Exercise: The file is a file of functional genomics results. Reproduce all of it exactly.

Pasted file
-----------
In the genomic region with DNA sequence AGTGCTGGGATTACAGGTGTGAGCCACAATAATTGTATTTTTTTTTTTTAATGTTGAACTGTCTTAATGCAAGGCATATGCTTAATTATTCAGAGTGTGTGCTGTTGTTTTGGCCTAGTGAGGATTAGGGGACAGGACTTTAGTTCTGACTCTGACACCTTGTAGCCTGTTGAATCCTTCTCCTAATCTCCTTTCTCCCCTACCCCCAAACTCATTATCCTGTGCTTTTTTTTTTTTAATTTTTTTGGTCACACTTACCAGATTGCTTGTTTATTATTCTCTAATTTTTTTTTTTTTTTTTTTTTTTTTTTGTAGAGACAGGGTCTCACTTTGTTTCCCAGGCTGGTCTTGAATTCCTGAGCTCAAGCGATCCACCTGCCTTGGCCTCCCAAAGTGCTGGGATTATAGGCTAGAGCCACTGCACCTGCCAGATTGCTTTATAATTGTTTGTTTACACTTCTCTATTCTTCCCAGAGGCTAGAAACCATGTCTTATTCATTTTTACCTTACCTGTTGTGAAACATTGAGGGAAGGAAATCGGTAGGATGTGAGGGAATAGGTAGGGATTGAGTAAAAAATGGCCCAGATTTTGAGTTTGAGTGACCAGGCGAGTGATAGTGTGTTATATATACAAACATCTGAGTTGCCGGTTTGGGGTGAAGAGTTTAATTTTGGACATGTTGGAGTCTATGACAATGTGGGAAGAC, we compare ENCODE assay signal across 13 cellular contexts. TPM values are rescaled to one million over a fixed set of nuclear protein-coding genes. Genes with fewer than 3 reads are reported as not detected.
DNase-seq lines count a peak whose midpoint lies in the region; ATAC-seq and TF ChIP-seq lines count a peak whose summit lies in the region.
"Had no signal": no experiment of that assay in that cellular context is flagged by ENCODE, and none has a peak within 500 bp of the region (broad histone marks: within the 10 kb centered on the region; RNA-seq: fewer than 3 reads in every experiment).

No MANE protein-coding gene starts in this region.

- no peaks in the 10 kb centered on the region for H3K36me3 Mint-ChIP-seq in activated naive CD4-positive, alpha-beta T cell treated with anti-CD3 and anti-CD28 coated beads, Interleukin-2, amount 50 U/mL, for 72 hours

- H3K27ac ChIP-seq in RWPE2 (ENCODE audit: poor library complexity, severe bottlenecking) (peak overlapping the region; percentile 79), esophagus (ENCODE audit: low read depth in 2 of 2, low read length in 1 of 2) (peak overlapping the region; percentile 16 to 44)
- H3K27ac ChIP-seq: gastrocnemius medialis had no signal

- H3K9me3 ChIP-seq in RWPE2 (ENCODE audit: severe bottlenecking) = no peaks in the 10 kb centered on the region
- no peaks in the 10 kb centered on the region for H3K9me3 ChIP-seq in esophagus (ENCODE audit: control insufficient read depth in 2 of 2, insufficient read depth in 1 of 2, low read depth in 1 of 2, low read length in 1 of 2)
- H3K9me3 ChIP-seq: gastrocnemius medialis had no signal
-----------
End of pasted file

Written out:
In the genomic region with DNA sequence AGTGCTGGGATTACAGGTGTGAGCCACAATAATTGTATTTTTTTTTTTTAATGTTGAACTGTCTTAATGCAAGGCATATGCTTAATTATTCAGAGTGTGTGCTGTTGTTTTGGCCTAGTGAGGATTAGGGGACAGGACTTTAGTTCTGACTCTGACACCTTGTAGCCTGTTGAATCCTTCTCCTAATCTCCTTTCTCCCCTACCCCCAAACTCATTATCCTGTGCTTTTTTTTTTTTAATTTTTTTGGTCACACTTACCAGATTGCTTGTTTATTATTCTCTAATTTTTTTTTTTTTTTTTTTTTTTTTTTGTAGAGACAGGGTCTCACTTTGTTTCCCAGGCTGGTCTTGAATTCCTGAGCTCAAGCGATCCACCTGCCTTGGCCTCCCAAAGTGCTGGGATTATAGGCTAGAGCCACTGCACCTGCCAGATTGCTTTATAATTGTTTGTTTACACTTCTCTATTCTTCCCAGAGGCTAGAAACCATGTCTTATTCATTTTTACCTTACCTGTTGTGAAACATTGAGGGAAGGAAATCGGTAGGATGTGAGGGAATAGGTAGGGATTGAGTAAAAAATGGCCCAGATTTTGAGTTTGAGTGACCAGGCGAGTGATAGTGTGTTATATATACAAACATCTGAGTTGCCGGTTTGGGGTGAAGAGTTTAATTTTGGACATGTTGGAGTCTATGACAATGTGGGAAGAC, we compare ENCODE assay signal across 13 cellular contexts. TPM values are rescaled to one million over a fixed set of nuclear protein-coding genes. Genes with fewer than 3 reads are reported as not detected.
DNase-seq lines count a peak whose midpoint lies in the region; ATAC-seq and TF ChIP-seq lines count a peak whose summit lies in the region.
"Had no signal": no experiment of that assay in that cellular context is flagged by ENCODE, and none has a peak within 500 bp of the region (broad histone marks: within the 10 kb centered on the region; RNA-seq: fewer than 3 reads in every experiment).

No MANE protein-coding gene starts in this region.

- no peaks in the 10 kb centered on the region for H3K36me3 Mint-ChIP-seq in activated naive CD4-positive, alpha-beta T cell treated with anti-CD3 and anti-CD28 coated beads, Interleukin-2, amount 50 U/mL, for 72 hours

- H3K27ac ChIP-seq in RWPE2 (ENCODE audit: poor library complexity, severe bottlenecking) (peak overlapping the region; percentile 79), esophagus (ENCODE audit: low read depth in 2 of 2, low read length in 1 of 2) (peak overlapping the region; percentile 16 to 44)
- H3K27ac ChIP-seq: gastrocnemius medialis had no signal

- H3K9me3 ChIP-seq in RWPE2 (ENCODE audit: severe bottlenecking) = no peaks in the 10 kb centered on the region
- no peaks in the 10 kb centered on the region for H3K9me3 ChIP-seq in esophagus (ENCODE audit: control insufficient read depth in 2 of 2, insufficient read depth in 1 of 2, low read depth in 1 of 2, low read length in 1 of 2)
- H3K9me3 ChIP-seq: gastrocnemius medialis had no signal